Project coordinator: David Long
Phenacolimax major, the Greater Pellucid Glass Snail, is an uncommon semi-slug found in Britain (post-1965) in 59 10x10km grid squares in southern England and south-east Wales, with pre-1965 records in four further squares. Elsewhere, its main range is in France and west Germany. (Kerney, Atlas of the Land and Freshwater Molluscs of Britain and Ireland, 1999. p. 135). It is not known if it is in decline or holding its own in Britain; it could be as rare as the Mountain bulin (Ena montana), but it does not have any particular conservation status - should it?
In Britain, one other semi-slug, the widespread Vitrina pellucida, is associated with it. Both species are annuals, maturing, breeding and then dying off in the spring. P major is found into May and early June: rather later than V. pellucida which disappears by the end of April, or earlier. Here, P major is associated with old woods, especially with wetter places near springs, streams and flushes, whereas V. pellucida occurs in a variety of habitats - woods, vegetated stone walls, grasslands, and even gardens.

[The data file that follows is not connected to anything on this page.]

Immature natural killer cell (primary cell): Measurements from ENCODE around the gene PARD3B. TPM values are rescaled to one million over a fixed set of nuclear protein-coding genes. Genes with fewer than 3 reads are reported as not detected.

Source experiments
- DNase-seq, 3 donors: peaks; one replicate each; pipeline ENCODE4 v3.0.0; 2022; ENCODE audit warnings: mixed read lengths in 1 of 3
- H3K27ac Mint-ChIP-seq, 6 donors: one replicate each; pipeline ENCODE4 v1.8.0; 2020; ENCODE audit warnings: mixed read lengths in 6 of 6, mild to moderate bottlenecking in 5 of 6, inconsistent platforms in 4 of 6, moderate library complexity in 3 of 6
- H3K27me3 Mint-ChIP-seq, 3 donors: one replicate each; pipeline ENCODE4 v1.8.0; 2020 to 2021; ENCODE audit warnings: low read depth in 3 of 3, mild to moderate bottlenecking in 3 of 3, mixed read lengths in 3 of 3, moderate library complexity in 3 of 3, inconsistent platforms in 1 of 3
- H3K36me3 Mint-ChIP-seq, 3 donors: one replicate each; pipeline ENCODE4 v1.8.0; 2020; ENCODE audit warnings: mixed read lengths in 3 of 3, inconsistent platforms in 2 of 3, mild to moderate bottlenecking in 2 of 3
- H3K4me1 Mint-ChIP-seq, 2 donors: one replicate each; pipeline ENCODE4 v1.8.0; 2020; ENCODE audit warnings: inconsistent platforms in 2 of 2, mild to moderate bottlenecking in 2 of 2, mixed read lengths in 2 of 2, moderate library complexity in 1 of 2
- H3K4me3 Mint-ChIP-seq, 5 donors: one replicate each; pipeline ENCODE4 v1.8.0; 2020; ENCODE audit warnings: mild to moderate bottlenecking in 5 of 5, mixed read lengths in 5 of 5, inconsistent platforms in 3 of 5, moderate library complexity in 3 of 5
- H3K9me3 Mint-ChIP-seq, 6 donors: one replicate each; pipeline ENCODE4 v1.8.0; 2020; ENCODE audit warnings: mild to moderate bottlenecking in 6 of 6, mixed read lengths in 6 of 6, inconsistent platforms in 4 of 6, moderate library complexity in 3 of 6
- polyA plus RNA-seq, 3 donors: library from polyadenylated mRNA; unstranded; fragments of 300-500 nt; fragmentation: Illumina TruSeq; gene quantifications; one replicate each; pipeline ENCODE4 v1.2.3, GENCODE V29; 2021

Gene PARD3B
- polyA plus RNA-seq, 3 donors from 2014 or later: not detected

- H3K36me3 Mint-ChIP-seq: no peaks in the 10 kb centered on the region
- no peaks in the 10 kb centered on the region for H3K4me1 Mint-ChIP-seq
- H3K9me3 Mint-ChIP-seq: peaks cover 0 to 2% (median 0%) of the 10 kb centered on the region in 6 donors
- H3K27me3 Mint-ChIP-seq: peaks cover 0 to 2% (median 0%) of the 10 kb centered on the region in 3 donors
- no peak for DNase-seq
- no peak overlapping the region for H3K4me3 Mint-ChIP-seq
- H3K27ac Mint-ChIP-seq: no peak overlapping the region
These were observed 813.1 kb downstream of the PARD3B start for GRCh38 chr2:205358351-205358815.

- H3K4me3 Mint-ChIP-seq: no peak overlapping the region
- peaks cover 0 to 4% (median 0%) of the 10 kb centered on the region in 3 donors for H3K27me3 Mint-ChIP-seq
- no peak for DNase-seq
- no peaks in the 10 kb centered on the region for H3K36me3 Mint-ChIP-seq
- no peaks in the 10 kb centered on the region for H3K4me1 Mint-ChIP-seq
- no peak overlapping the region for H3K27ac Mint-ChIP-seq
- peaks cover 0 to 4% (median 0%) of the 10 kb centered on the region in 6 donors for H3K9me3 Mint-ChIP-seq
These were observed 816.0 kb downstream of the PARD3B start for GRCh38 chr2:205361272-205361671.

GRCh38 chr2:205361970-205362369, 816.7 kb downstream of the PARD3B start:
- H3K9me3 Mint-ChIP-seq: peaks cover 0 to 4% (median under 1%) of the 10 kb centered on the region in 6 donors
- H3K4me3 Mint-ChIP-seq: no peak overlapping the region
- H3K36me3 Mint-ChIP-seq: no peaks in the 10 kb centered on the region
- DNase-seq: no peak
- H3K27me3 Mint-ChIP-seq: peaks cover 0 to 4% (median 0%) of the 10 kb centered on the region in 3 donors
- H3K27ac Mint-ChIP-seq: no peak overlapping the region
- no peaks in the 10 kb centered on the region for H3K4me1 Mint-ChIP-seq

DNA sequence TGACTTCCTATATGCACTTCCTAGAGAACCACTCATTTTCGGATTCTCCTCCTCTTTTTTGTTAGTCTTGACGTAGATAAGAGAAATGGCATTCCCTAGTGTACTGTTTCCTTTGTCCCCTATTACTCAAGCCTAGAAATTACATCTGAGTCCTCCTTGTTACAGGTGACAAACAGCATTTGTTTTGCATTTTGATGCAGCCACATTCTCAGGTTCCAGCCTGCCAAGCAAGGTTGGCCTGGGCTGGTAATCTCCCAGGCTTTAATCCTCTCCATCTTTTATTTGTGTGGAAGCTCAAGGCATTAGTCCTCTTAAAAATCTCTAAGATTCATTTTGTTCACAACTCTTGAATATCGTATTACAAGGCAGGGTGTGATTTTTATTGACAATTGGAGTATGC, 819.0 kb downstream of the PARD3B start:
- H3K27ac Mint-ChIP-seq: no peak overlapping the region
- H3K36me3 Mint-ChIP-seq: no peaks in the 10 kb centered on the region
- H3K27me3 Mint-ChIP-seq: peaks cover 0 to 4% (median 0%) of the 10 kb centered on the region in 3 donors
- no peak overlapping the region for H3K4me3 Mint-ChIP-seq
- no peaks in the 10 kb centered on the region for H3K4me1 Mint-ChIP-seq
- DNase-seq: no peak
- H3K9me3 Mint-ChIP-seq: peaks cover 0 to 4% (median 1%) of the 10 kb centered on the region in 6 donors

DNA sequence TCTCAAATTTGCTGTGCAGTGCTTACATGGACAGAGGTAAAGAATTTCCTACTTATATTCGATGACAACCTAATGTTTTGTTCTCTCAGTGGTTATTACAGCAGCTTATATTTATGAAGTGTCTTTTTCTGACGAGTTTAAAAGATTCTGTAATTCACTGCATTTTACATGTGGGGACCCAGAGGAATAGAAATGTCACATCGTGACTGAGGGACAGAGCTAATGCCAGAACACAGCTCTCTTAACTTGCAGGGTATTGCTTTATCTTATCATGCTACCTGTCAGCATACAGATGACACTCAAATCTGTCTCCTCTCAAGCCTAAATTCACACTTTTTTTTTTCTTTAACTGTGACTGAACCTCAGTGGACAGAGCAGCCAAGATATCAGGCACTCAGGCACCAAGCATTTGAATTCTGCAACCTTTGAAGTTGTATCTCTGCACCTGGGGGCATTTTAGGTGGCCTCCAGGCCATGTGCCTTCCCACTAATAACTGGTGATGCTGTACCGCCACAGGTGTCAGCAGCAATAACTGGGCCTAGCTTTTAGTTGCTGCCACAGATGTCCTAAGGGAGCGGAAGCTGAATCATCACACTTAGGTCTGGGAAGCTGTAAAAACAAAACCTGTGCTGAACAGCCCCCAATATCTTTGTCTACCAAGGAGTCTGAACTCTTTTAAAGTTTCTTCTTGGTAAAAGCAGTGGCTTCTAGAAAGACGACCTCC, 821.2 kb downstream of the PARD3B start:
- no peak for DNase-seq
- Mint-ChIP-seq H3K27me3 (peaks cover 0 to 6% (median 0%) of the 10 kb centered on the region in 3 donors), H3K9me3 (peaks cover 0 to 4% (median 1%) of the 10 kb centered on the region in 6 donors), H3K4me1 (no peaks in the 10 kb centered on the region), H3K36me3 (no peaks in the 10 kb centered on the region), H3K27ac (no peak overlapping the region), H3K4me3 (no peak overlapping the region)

Live animals of P. major differ externally from V. pellucida in having a slightly flatter shell and a mantle edge which extends back over the shell to reach the apex; the mantle is also often blotched with black. V. pellucida has a much smaller mantle edge with a small dark mark near the mantle opening. There are also difference internally, in the reproductive system (see Kerney and Cameron A field guide to the land snails of Britain and north-west Europe, 1979, pp. 109 and 115).